Sunday, August 22, 2010

I've Finished My First Draft - Now What?

I talk with lots of writers who struggle with the editing process. It leaves them feeling overwhelmed and confused. Many are uncertain of where to begin. As a professional editor, I have a specific process I follow, whether I’m working on a client’s manuscript or my own. There are a lot of things to look for in a manuscript and I’ve found that it takes multiple editing passes to catch everything. I take things in small bites—editing no more than a chapter at a time. I also go from the big issues to the small details. Here are the steps I go through when I’m getting a manuscript ready for publication.

First Pass – I make certain that each scene (if there’s more than one per chapter) has strong conflict and is necessary to move the story along. I’m ruthless here—good writing alone NEVER justifies a scene’s inclusion in the finished product.

Second Pass – I check my timeline and the sequence of events. I make sure everything is logical. For example, I look to see if I have a character giving a response before an event happens.
  • Elisa jumped when a loud pop echoed in the chamber.
  • The loud pop echoed through the chamber and Elisa jumped, knocking her head against the back of the chair.
In the first example the reader sees Elisa jump then reads about the pop.
The second example puts things more logically.

During this pass I also check to see if I have a balance of speaker beats and speaker tags.

Third Pass – I check for passive writing. I do a search for the word was and study each usage to make certain it’s past tense—not passive tense.
  • Stuart was walking across the yard.
  • Stuart walked (or better yet, strolled) across the yard.
Was Walking is passive in the first example.
In the second example the verb is much stronger.

Fourth Pass – I look for telling, instead of showing. These are some clue words I search for:
  • Felt
  • Remembered
  • Knew
  • Watched
  • Saw
  • Looked
  • Was
  • -ing words
  • -ly words
These words let me know that something might be wrong.

Fifth Pass – I look for times when I’ve named emotions instead of showing them.
  • Bethany felt panic course through her system. Had she waited too long?
  • Bethany could feel her nails cutting into her palms as she fisted her hands. Had she waited too long?
In the first example I name the emotion – panic. In the second example I let Bethany’s actions lead the reader to her emotional state. The first example also has a clue word—felt—that would help me see that changes need to be made.

Sixth Pass – I look to see if each scene contains all five senses.
Here are two senses I had to add to the scenes I was working on.
  • Substandard lighting and circulation led to the lingering odor of sulfur mixed with leaching compounds. At almost two clicks beneath the metropolis the noxious haze, unable to dissipate, lingered to burn the throat of any unfortunate worker.
  • Dawn had broken, but instead of beauty, a dank haze hung over the city. He could still taste the metallic bite in the polluted air.
Seventh Pass – I read the entire chapter out loud, making notes about whatever hits me as slightly off.

This is the process I always use. It won’t catch everything, but it gets me a long way down the road. After going through these seven steps I set the chapter aside and move on to the next one. This gives me my second draft.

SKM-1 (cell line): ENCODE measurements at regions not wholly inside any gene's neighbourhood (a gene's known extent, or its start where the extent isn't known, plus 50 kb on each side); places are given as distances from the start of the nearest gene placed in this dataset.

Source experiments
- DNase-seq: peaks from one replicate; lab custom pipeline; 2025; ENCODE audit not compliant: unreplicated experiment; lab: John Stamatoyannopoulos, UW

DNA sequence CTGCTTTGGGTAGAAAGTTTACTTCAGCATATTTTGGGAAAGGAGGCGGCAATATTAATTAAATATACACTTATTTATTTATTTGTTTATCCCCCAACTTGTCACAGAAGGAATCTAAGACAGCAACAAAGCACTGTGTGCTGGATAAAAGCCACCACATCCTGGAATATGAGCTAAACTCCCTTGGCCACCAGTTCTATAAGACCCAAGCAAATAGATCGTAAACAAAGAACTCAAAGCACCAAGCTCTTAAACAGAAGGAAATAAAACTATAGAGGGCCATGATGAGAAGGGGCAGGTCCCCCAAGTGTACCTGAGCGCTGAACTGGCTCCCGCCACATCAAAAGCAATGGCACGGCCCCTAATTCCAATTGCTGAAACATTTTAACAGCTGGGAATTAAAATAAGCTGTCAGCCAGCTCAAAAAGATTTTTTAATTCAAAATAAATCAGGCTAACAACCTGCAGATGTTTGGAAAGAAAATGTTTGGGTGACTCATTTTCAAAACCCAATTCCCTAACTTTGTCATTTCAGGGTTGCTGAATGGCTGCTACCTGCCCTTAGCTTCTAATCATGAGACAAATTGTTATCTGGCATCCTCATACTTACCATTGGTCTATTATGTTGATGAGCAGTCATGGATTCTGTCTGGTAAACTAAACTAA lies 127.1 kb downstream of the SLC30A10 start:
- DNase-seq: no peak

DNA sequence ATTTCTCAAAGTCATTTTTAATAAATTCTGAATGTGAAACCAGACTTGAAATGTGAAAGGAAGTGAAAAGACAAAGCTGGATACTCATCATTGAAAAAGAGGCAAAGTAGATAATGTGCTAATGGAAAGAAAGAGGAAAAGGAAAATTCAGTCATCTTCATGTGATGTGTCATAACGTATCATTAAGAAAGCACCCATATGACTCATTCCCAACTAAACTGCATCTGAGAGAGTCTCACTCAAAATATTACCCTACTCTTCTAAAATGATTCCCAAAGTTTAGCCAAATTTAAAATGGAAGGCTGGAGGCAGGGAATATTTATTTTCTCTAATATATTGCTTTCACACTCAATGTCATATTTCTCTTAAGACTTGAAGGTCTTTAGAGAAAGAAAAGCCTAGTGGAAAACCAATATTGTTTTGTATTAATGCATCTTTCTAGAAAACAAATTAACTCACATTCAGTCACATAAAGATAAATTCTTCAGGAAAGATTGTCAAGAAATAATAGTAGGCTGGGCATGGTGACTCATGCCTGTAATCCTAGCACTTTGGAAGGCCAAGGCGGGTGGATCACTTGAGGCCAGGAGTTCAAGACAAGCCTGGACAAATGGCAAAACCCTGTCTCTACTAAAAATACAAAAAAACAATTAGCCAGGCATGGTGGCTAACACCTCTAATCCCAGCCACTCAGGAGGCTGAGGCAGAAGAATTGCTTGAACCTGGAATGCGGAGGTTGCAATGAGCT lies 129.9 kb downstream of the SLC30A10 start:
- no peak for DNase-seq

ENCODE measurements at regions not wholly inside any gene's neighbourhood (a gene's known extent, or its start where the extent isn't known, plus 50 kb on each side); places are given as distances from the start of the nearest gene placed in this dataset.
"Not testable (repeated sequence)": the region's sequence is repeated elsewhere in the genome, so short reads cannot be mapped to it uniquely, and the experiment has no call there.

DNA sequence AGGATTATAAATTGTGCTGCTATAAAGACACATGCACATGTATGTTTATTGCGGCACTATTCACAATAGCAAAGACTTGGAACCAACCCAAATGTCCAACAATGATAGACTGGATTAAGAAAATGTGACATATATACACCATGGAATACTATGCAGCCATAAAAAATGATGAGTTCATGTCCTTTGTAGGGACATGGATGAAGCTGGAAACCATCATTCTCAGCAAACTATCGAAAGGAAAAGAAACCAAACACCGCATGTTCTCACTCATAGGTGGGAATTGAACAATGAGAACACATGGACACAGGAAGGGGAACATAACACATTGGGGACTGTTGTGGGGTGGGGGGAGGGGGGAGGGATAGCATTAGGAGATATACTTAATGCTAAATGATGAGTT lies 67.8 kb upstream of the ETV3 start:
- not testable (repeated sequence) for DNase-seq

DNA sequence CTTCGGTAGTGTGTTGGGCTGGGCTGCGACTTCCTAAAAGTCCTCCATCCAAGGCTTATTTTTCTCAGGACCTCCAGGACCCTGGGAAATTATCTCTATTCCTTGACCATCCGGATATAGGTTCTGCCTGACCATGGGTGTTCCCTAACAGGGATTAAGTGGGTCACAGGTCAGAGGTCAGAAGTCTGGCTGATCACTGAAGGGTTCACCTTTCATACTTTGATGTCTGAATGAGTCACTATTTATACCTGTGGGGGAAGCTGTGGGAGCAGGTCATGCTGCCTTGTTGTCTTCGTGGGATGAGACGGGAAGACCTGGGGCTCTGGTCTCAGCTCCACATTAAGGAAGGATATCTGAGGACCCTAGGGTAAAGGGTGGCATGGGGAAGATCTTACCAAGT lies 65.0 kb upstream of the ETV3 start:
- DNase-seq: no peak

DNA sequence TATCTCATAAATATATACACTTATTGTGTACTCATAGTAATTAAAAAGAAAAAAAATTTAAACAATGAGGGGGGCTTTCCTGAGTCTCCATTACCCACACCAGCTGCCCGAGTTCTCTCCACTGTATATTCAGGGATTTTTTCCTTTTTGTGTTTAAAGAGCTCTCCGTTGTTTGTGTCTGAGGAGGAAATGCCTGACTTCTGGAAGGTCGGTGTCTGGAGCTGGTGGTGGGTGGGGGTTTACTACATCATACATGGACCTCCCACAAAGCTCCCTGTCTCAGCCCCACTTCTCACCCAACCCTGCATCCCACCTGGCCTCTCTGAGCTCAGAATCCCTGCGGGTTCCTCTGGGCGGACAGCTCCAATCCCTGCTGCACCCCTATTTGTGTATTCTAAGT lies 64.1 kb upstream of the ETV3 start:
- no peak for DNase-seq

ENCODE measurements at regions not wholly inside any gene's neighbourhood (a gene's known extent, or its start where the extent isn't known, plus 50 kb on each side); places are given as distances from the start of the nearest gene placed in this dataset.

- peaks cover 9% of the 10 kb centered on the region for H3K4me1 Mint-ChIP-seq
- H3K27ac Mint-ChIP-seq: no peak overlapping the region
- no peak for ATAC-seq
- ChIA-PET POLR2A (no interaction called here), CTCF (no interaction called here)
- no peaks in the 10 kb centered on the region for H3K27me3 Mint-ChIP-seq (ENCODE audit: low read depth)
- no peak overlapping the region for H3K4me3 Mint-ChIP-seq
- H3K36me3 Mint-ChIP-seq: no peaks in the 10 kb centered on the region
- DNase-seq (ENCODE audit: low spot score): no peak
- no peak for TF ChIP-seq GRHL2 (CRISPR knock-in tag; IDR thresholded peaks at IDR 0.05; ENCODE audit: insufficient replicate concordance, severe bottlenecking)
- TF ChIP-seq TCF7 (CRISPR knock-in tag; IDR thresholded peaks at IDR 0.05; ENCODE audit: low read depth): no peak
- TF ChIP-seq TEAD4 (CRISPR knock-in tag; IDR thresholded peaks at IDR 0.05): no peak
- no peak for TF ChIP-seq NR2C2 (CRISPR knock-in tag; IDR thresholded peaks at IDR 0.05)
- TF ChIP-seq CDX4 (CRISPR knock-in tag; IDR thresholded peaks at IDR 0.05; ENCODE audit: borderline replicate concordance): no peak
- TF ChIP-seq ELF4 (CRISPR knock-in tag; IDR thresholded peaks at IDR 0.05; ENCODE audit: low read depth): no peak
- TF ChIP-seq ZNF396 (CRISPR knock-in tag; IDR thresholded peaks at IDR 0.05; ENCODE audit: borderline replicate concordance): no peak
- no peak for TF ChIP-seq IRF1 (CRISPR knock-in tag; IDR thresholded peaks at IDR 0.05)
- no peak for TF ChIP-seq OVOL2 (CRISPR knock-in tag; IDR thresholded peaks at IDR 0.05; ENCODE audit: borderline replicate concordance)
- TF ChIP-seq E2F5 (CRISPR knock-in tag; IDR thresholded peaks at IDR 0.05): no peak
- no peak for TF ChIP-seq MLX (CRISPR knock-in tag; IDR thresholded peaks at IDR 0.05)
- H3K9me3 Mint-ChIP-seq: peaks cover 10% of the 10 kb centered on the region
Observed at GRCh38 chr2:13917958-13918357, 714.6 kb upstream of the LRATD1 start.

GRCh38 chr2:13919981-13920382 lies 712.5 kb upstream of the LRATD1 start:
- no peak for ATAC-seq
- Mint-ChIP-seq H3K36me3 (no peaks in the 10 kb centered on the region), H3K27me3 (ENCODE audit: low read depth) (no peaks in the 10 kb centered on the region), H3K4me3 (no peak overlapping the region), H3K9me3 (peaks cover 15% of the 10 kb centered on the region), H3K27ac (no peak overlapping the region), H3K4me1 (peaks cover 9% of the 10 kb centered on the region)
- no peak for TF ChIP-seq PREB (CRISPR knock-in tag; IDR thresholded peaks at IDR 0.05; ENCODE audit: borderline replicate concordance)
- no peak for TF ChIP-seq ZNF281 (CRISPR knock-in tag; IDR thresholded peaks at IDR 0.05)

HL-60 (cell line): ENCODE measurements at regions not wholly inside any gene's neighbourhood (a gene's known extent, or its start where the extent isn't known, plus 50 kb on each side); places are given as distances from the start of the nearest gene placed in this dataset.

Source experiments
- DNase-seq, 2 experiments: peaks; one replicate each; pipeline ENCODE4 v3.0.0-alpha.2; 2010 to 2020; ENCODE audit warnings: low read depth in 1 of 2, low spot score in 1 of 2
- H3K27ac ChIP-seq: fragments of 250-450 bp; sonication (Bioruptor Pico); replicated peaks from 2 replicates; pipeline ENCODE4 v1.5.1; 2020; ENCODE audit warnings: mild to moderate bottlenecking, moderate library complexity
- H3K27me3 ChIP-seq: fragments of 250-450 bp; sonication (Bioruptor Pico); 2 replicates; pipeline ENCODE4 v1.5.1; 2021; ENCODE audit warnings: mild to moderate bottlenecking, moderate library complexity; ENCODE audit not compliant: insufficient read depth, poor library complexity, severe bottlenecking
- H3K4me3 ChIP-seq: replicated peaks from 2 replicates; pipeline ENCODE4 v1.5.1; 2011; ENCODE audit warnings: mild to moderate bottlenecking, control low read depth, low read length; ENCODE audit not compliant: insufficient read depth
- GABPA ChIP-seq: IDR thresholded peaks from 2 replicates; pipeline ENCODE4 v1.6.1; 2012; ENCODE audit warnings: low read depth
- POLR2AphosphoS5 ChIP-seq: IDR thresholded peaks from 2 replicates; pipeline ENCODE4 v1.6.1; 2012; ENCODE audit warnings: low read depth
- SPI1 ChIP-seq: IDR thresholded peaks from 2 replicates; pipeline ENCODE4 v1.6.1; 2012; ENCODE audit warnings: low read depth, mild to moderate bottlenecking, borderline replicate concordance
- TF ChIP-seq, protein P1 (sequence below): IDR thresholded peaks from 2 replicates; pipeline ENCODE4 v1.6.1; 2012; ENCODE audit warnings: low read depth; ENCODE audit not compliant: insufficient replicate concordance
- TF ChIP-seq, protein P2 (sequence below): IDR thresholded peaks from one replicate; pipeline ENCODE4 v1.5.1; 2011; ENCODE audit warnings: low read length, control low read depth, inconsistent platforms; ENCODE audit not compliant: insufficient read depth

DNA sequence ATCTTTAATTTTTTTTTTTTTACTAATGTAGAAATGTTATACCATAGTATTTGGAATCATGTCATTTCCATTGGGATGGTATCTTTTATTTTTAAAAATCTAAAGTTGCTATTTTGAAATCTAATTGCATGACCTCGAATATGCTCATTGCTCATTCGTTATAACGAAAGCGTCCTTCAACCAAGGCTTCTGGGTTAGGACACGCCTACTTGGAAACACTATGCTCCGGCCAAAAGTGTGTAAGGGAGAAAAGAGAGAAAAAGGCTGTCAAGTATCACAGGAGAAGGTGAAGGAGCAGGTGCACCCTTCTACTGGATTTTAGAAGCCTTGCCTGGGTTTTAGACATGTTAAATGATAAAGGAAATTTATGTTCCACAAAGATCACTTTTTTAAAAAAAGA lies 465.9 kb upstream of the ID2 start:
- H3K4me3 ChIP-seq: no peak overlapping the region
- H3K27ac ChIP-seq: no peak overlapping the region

There are many good books out there on this subject, especially Self-Editing for Fiction Writers  by our own Dave King. All I’ve done is break the process down into one I could replicate with any manuscript. What are some tricks you use when you’re in the editing process?


  1. I finished the first draft of my first novel the end of June and have been trying to figure out how to go about editing it. This list is incredibly helpful. Thank you so much for posting it! Sarah

  2. Sarah, I'm so glad this post helped. To go deeper into self-editing be sure to read the book, "Self-Editing for Fiction Writers" by our own, Dave King. God's timing is always perfect!

  3. Great post. I love editing and making my story better. I will print this and keep it for reference.

  4. Edie - did you know I was planning a major offensive on my manuscript for the next 30 days? Thanks for the advice!

  5. Janet, we're sisters of the pen - I love to play with words! Lynn - I promise I didn't know! Let me know if I can help in any way.

  6. Love this list...will write it out, so I don't miss anything. The thing that helps me most is reading it out loud...hearing gives me a visual, if that makes sense! :)

  7. Excellent list! This is something to keep handy.

  8. Thanks for the comments, Mid and Carla. I'm glad you've found this helpful. I also find reading something out loud helps so much - although it does make my family look at me funny!

  9. I would like to know if there is a problem with printing off your blogs that has information I am needing at this time. The information isn't to be used elsewhere, just it's easier for me to follow if I have the steps in front of me. Thanks!

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  11. Helpful, wonderful...I'm so happy to know of this blog!

  12. Welcome, Britt! We're so glad you like what you see. Feel free to post any questions you might have.

  13. Glad this is still here. Like the others, I finally finished my first draft and am trying to figure out my editing process. Your list is a great start.